He's a very tall guy and he's hinged forward quite a bit, and this is a nine iron. So that's going to affect the position. But the goal here is that the arms are staying more or less in front of the body. And that's going to change depending on a little bit of how much elevation you have, how much you're hinged forward and how much you rotate. Obviously, if Justin kept turning his body, his hands would look deeper. But what you're going to see in a lot of players at the top, if we just drop a line straight down from the top, it's going to tend to be over the foot. Stewart's a little bit deeper. He doesn't have as near a hinged forward posture as Justin Rose does in this case. But you can see at the top, both are in a very similar position, but they have a little bit different elevation looked in some other players.
We're going to look at just a moment. So you're going to see that their lead arm has L is very much in close to being in line with their shoulders, but they're still going to bring the club down very much the same way. If you compare somebody like myself with tiger woods, you're going to see a slightly different angle. You can recall from looking at Justin Rose and Stuart Appleby that their lead arms were a little bit shallower. So it was more in line with their shoulders. Tiger's swing. And my swing at the top look a little bit more similar. My arm is a little bit above my shoulder, plain as is tigers. If you dropped a vertical line straight down from the butt of the club, you're going to see over my ankle, like you saw in rows, you're going to see a very similar position in tiger.
But again, the goal is not so much a position. It's the movement. And if you move correctly, you're going to end up in these positions. Your arms are going to be in front of your body. It's a very, very simple movement based on just what I just showed you, whether you're feeling like you're going to throw, which is tiger is a very right-hand dominant player. And in this swing here, I am swinging. Right-Hand dominant. And then people who swing left-hand dominant are going to feel that they swing the arm up and to get into that same position, but they both arrive at the same spot. Let's take a look at one more tour pro look at Kevin knob because he's a great balance of being in between. You'll see, at the top of his swing, right, as he gets to the top, it's the same position I just showed you that right arm is right in front of the right shoulder.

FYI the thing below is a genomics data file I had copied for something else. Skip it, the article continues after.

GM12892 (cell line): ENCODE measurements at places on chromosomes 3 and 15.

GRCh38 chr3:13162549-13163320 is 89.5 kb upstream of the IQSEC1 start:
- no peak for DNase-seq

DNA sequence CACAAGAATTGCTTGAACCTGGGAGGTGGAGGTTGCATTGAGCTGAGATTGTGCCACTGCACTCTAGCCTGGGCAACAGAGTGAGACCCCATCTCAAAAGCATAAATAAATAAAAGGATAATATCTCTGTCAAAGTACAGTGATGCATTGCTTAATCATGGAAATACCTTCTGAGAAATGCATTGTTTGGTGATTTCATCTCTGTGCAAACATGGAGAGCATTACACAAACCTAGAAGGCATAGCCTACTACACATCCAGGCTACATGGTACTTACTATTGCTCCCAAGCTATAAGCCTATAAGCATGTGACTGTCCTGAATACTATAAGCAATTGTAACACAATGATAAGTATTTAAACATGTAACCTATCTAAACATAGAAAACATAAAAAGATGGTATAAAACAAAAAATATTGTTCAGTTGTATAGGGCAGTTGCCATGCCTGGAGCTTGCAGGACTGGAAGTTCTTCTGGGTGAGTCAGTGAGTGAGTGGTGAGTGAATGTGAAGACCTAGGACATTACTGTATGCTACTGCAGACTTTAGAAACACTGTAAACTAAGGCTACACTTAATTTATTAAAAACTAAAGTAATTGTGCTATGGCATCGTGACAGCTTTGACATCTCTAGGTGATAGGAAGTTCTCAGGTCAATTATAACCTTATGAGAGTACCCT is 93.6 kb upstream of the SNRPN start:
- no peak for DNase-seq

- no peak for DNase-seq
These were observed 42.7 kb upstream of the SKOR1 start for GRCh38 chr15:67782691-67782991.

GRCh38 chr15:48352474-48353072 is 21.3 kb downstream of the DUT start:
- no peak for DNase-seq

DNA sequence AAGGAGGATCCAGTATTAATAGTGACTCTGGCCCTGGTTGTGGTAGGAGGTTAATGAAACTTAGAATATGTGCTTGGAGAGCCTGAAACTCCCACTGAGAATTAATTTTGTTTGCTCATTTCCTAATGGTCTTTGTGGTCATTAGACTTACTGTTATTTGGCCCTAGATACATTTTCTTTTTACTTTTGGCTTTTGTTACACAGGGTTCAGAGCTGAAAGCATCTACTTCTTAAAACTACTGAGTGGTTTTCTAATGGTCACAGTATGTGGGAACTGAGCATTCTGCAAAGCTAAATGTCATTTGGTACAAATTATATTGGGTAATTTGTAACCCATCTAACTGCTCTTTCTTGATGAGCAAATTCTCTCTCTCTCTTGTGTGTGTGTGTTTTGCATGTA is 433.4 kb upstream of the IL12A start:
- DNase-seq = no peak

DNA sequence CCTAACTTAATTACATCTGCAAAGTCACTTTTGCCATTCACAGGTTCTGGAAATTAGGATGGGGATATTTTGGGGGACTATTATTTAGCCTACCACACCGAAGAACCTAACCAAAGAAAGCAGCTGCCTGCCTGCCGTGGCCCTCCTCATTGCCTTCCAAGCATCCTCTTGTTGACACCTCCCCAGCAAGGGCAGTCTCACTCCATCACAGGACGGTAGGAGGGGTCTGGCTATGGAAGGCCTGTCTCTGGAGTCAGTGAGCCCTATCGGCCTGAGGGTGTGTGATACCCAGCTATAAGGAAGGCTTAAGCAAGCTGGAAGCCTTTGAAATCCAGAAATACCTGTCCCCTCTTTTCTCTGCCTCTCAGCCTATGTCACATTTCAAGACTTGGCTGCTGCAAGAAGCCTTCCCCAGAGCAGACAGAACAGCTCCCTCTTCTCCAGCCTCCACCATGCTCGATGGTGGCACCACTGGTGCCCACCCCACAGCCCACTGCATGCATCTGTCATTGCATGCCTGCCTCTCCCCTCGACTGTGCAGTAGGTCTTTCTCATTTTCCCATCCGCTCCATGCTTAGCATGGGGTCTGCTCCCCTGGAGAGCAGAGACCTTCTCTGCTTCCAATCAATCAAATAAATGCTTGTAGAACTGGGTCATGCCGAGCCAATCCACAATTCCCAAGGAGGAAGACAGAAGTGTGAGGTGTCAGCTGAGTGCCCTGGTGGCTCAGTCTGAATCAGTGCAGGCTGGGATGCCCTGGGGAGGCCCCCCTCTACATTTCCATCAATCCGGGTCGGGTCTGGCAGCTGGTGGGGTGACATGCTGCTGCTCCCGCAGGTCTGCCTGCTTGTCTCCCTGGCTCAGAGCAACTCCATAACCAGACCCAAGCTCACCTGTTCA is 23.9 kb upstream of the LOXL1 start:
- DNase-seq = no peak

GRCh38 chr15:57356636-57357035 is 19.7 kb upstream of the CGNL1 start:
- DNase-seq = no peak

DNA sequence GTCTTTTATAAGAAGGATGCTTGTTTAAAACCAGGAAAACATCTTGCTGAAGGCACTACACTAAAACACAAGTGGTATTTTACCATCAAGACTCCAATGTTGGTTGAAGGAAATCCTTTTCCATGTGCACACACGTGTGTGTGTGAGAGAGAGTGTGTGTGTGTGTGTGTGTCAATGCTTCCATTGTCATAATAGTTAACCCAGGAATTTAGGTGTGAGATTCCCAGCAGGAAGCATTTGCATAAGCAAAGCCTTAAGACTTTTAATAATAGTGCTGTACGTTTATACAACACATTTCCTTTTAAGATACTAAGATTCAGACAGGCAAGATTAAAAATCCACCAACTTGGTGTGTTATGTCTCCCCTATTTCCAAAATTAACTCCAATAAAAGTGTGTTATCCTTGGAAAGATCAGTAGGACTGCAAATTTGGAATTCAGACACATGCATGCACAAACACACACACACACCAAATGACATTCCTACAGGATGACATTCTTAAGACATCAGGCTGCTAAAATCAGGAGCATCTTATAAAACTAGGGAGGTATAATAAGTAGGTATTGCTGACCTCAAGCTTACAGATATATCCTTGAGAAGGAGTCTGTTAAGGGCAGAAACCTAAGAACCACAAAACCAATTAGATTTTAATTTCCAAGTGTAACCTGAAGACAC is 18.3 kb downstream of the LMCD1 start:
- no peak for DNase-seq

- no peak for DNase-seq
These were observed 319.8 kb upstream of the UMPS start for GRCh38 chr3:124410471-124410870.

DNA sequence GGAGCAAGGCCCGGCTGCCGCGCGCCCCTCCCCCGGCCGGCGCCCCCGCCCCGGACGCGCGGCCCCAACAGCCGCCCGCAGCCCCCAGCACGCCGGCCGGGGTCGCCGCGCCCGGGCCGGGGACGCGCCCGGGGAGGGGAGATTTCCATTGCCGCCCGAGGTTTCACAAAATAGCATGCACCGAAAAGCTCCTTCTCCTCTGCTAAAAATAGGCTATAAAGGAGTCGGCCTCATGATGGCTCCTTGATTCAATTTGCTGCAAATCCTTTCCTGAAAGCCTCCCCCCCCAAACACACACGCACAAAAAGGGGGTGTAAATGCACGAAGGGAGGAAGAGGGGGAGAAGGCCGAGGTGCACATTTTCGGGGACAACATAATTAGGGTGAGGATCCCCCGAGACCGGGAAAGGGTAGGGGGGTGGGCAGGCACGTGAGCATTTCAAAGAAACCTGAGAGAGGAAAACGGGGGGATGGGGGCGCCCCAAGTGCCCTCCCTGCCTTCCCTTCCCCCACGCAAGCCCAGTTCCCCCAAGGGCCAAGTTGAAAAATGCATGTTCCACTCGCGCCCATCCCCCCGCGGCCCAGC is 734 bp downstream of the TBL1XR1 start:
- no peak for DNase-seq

He's got a little bit of external rotation, that right arm that helps set the club on plane. He's in a great spot here at the top, and it's going to be very easy for him to shallow out the club on the way down. So when you're trying to work on your back of the swing position, the top of your backswing position, don't make it complicated, get it in a reasonable spot. Either let your lead arm swing up or feel like your trail arm is going to load up to throw and combine those motions to feel a very simple backswing. But when you combine the, the movement of the Axiom with these very simple understanding of the fundamentals of where your arms should be at the top, you're going to start becoming very, very consistent because you're taking out a ton of variables out of your swing.
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-Dr. Jeffrey Broker, Assoc. Prof. in Biomechanics at University of Colorado at Colorado Springs and Former Senior Biomechanist for U.S. Olympics Committee
-Hub Orr - Happy PREMIUM MEMBER of RotarySwing.com
-Sam Jarman, PGA Golf Instructor in the UK